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Economics of Using Flared vs. Conventional Natural Gas to Produce Nitrogen Fertilizer: A Feasibility Analysis

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Author Info

  • Maung, Thein A.
  • Ripplinger, David G.
  • McKee, Gregory J.
  • Saxowsky, David M.

Abstract

The feasibility analysis begins by examining the economic potential of using flared natural gas as a feedstock to produce a low-cost, reliable, and sustainable supply of nitrogen fertilizer for North Dakota farmers. Specific objectives include • Determining the most profitable facility size, location, and configuration for a natural gas nitrogen fertilizer production facility in North Dakota. • Calculating the financial returns and capital requirements of gas-based nitrogen fertilizer production. • Identifying possible business structures for the fertilizer production facility. Project objectives are achieved by evaluating the technological and economic feasibility of alternative nitrogen fertilizer production and distribution systems. • Flared Gas Collection: the economics of flared gas collection in western North Dakota analyzes the availability of flared gas supplies. • Ammonia Plant Preliminary Design: several ammonia production plants based on commercially available technologies are used to estimate capital and operating cost. • Business Structure: the effect of alternative business structures, including new generation cooperatives, on incorporation, capitalization, taxation, and fertilizer marketing are investigated. • Facility Siting: factors in determining optimal plant site include fertilizer form (e.g. ammonia, urea), technological and economies of scale, transportation and utility infrastructure, and nitrogen fertilizer demand. The use of natural gas in western and eastern North Dakota and co-location by existing coal-fired power plants or refineries are considered. Topics originally intended to study but not yet completed or are no longer relevant include • Preparing a financial pro forma, including pro forma balance sheet, income and cash flow statements for the nitrogen fertilizer production plant to demonstrate the financial viability of the enterprise. • Incorporating a supply chain model to estimate storage and transportation costs and efficiencies, including capturing and retaining value, and reducing cost and risks. • Determining the willingness of food manufacturers, bioenergy producers, and other current and potential buyers of North Dakota crops to pay the premiums for green inputs. • Estimating the impact of using of green fertilizer on farm profit. The focus of the study was refined when initial findings revealed that initiating an enterprise to capture and process flared gas was not economical at this time, but that relying on the energy industry to supply conventional natural gas for fertilizer manufacturing is more feasible at the present time. However, a premium for crops produced with green inputs and need for carbon sequestration in the future should be subsequently studied at appropriate times.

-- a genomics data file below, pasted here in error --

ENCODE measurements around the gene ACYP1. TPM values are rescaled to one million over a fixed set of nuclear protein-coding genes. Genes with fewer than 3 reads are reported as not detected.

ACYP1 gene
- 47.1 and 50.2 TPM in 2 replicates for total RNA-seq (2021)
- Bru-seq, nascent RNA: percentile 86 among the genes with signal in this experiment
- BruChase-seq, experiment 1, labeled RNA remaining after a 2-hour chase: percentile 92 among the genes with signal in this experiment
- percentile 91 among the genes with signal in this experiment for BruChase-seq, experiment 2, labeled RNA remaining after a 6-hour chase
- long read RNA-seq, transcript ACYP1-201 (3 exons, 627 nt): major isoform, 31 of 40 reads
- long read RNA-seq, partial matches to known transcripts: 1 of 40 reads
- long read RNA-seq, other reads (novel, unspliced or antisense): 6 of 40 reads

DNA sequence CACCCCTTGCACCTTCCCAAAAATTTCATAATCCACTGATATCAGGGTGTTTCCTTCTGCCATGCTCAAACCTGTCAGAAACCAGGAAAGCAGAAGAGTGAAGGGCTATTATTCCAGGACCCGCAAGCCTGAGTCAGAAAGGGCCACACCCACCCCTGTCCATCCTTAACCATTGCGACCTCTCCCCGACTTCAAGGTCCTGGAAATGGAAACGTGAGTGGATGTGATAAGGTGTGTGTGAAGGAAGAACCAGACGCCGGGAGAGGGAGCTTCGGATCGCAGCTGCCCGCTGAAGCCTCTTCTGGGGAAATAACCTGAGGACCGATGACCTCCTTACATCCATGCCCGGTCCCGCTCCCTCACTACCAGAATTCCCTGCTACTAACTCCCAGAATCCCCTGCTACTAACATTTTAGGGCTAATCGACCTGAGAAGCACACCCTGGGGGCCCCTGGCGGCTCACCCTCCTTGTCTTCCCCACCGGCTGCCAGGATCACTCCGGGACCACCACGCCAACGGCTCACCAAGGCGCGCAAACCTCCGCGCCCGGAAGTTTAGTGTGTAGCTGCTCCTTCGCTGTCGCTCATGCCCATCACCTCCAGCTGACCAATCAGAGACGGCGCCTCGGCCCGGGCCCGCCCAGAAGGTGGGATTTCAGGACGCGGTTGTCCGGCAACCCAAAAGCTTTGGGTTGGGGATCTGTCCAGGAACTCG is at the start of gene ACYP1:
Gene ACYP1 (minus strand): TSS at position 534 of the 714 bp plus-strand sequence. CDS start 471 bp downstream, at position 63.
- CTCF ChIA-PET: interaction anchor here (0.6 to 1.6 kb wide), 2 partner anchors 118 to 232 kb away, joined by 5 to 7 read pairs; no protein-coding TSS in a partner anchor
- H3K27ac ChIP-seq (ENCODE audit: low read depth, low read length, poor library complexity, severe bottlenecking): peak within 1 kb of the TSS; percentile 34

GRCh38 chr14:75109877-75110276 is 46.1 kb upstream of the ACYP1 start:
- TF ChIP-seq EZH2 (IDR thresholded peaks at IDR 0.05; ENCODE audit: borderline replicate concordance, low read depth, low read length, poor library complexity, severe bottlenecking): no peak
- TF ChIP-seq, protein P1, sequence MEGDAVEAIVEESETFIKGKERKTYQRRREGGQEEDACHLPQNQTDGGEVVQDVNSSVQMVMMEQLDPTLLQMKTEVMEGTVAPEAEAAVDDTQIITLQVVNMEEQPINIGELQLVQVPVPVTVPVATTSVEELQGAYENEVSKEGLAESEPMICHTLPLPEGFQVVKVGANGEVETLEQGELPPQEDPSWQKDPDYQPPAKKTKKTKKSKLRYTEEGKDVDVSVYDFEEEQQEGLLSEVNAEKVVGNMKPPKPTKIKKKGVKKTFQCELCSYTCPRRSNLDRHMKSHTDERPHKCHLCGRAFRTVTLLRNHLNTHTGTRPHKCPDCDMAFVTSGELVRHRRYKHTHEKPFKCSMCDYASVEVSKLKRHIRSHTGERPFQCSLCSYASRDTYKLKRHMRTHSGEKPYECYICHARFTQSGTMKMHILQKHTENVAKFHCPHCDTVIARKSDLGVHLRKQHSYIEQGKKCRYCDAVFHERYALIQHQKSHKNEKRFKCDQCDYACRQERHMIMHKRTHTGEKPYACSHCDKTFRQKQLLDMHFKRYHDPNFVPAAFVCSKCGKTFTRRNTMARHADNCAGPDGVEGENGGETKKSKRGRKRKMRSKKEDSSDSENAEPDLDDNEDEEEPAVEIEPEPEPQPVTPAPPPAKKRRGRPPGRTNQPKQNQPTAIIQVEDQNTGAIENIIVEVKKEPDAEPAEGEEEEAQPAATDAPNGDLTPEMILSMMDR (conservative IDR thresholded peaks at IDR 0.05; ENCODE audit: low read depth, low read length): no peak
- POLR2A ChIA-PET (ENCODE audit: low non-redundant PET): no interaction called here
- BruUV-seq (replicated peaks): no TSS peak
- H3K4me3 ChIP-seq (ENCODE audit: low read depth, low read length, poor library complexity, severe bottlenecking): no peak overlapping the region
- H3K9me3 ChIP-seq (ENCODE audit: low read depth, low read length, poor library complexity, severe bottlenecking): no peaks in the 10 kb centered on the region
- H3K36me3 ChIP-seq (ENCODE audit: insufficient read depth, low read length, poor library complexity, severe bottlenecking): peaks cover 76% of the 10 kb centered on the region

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File URL: http://purl.umn.edu/133410
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Bibliographic Info

Paper provided by North Dakota State University, Department of Agribusiness and Applied Economics in its series Agribusiness & Applied Economics Report with number 133410.

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Date of creation: Sep 2012
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Handle: RePEc:ags:nddaae:133410

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Keywords: Environmental Economics and Policy; Production Economics;

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